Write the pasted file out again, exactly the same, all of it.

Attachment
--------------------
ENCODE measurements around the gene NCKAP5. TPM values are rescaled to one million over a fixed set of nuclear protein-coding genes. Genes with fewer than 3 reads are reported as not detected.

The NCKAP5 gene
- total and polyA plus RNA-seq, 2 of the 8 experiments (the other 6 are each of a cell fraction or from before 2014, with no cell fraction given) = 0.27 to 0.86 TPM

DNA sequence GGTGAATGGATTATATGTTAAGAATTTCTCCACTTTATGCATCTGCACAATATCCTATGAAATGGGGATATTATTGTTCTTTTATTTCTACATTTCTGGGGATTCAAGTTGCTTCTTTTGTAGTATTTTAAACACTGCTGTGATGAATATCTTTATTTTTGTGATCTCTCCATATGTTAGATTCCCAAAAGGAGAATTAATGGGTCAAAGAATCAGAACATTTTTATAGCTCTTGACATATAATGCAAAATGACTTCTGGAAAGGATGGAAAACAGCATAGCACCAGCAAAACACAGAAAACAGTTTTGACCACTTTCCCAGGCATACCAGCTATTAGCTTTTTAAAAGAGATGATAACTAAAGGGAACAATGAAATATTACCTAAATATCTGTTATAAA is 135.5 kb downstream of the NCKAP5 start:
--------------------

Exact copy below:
ENCODE measurements around the gene NCKAP5. TPM values are rescaled to one million over a fixed set of nuclear protein-coding genes. Genes with fewer than 3 reads are reported as not detected.

The NCKAP5 gene
- total and polyA plus RNA-seq, 2 of the 8 experiments (the other 6 are each of a cell fraction or from before 2014, with no cell fraction given) = 0.27 to 0.86 TPM

DNA sequence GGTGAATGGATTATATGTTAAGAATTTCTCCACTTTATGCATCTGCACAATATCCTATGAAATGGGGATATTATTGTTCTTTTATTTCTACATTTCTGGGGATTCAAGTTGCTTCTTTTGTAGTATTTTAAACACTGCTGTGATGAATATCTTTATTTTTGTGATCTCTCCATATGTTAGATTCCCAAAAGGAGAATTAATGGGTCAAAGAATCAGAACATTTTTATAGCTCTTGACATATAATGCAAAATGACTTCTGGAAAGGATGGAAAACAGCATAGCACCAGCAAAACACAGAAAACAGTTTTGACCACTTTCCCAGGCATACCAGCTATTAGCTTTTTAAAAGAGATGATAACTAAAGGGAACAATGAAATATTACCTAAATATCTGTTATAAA is 135.5 kb downstream of the NCKAP5 start: